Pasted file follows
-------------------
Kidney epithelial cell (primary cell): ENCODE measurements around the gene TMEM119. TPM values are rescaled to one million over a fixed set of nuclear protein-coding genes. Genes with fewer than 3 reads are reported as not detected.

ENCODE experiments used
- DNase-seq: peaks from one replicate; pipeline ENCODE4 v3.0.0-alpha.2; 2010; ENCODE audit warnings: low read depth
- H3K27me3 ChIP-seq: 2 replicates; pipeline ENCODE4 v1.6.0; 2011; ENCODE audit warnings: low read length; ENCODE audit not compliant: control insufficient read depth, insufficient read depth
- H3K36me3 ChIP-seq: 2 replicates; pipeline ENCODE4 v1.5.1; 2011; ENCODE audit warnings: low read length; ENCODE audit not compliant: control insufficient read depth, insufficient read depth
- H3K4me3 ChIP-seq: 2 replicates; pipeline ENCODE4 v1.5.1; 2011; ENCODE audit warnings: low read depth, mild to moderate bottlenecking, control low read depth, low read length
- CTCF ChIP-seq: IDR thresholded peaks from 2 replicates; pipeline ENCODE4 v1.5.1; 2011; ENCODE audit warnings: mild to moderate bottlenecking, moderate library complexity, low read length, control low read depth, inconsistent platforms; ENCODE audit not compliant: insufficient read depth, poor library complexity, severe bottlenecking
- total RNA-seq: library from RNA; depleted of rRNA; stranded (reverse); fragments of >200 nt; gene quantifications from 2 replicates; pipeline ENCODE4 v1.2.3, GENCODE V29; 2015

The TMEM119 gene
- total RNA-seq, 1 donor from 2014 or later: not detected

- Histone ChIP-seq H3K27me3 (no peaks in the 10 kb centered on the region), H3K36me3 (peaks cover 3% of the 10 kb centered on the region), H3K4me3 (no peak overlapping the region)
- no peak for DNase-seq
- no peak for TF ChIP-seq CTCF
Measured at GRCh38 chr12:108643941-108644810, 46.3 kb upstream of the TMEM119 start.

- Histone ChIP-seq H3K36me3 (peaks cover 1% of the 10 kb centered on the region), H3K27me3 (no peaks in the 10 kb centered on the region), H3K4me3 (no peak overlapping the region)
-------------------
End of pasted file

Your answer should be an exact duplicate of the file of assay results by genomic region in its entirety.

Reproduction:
Kidney epithelial cell (primary cell): ENCODE measurements around the gene TMEM119. TPM values are rescaled to one million over a fixed set of nuclear protein-coding genes. Genes with fewer than 3 reads are reported as not detected.

ENCODE experiments used
- DNase-seq: peaks from one replicate; pipeline ENCODE4 v3.0.0-alpha.2; 2010; ENCODE audit warnings: low read depth
- H3K27me3 ChIP-seq: 2 replicates; pipeline ENCODE4 v1.6.0; 2011; ENCODE audit warnings: low read length; ENCODE audit not compliant: control insufficient read depth, insufficient read depth
- H3K36me3 ChIP-seq: 2 replicates; pipeline ENCODE4 v1.5.1; 2011; ENCODE audit warnings: low read length; ENCODE audit not compliant: control insufficient read depth, insufficient read depth
- H3K4me3 ChIP-seq: 2 replicates; pipeline ENCODE4 v1.5.1; 2011; ENCODE audit warnings: low read depth, mild to moderate bottlenecking, control low read depth, low read length
- CTCF ChIP-seq: IDR thresholded peaks from 2 replicates; pipeline ENCODE4 v1.5.1; 2011; ENCODE audit warnings: mild to moderate bottlenecking, moderate library complexity, low read length, control low read depth, inconsistent platforms; ENCODE audit not compliant: insufficient read depth, poor library complexity, severe bottlenecking
- total RNA-seq: library from RNA; depleted of rRNA; stranded (reverse); fragments of >200 nt; gene quantifications from 2 replicates; pipeline ENCODE4 v1.2.3, GENCODE V29; 2015

The TMEM119 gene
- total RNA-seq, 1 donor from 2014 or later: not detected

- Histone ChIP-seq H3K27me3 (no peaks in the 10 kb centered on the region), H3K36me3 (peaks cover 3% of the 10 kb centered on the region), H3K4me3 (no peak overlapping the region)
- no peak for DNase-seq
- no peak for TF ChIP-seq CTCF
Measured at GRCh38 chr12:108643941-108644810, 46.3 kb upstream of the TMEM119 start.

- Histone ChIP-seq H3K36me3 (peaks cover 1% of the 10 kb centered on the region), H3K27me3 (no peaks in the 10 kb centered on the region), H3K4me3 (no peak overlapping the region)